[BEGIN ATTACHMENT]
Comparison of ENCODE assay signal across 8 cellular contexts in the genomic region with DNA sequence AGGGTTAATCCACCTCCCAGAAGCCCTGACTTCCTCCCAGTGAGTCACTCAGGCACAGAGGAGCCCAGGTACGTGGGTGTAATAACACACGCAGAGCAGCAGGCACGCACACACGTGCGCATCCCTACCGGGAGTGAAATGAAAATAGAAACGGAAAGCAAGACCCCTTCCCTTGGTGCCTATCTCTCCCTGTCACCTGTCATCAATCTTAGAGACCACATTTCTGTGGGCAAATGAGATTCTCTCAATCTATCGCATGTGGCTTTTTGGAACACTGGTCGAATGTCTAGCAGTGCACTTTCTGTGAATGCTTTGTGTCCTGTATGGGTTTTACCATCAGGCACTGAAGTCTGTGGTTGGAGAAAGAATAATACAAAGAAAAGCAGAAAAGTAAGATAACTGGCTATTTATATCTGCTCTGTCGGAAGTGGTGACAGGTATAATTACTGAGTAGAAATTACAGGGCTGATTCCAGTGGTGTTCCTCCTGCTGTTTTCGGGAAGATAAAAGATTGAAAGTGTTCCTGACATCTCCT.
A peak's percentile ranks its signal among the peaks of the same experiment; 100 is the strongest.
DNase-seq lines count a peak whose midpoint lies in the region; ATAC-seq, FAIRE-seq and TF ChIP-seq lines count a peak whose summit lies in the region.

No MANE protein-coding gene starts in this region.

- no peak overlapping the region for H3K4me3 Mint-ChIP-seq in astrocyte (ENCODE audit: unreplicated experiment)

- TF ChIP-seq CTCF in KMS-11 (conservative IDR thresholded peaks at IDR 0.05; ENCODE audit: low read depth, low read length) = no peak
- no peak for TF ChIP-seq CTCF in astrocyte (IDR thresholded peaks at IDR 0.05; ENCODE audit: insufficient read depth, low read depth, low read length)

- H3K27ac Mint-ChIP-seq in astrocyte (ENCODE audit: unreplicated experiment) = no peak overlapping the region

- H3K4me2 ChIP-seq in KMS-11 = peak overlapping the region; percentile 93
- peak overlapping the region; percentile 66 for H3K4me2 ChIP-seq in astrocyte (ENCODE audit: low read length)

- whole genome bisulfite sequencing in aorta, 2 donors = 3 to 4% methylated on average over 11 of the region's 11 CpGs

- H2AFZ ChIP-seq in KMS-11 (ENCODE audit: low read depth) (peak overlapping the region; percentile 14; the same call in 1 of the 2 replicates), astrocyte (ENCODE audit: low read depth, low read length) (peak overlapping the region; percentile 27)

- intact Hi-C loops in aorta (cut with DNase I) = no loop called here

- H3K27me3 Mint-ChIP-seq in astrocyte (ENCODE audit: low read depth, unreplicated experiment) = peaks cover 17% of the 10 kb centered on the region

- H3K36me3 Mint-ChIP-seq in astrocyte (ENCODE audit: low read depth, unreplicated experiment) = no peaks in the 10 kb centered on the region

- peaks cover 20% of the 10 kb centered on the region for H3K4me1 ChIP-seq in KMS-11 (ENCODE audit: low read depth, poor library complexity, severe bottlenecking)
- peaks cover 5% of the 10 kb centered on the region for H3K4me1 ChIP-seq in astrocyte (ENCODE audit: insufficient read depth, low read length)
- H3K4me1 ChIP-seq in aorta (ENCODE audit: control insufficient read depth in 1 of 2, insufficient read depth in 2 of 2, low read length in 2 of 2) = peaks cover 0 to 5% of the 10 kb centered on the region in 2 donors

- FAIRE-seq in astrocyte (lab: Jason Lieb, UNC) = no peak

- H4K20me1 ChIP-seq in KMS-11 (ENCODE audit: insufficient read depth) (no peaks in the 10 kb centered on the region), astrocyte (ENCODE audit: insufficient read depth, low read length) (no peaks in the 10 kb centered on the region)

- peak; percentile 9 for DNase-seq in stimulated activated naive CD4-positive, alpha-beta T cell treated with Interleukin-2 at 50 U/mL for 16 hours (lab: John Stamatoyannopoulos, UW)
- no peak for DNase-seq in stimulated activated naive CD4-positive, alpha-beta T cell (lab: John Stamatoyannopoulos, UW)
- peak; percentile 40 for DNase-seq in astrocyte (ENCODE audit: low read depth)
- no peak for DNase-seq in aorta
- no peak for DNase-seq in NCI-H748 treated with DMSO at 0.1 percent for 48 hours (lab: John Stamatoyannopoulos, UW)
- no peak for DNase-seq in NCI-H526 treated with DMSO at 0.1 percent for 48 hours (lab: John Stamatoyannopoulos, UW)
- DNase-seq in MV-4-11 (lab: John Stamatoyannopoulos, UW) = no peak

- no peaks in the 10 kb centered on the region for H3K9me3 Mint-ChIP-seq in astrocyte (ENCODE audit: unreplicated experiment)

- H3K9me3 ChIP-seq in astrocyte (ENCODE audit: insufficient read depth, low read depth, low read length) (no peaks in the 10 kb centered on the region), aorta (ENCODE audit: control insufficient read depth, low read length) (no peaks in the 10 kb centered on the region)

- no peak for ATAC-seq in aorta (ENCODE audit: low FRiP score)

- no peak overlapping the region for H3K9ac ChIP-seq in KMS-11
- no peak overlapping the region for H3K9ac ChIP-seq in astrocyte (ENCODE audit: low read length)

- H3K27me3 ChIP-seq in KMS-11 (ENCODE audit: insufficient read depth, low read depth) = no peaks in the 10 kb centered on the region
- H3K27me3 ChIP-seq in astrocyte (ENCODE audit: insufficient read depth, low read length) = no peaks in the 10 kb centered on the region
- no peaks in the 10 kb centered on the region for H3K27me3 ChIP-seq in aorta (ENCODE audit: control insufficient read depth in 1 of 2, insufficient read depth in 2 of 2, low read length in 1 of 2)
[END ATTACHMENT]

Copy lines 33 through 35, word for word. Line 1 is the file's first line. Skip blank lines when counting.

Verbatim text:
- H3K27me3 ChIP-seq in KMS-11 (ENCODE audit: insufficient read depth, low read depth) = no peaks in the 10 kb centered on the region
- H3K27me3 ChIP-seq in astrocyte (ENCODE audit: insufficient read depth, low read length) = no peaks in the 10 kb centered on the region
- no peaks in the 10 kb centered on the region for H3K27me3 ChIP-seq in aorta (ENCODE audit: control insufficient read depth in 1 of 2, insufficient read depth in 2 of 2, low read length in 1 of 2)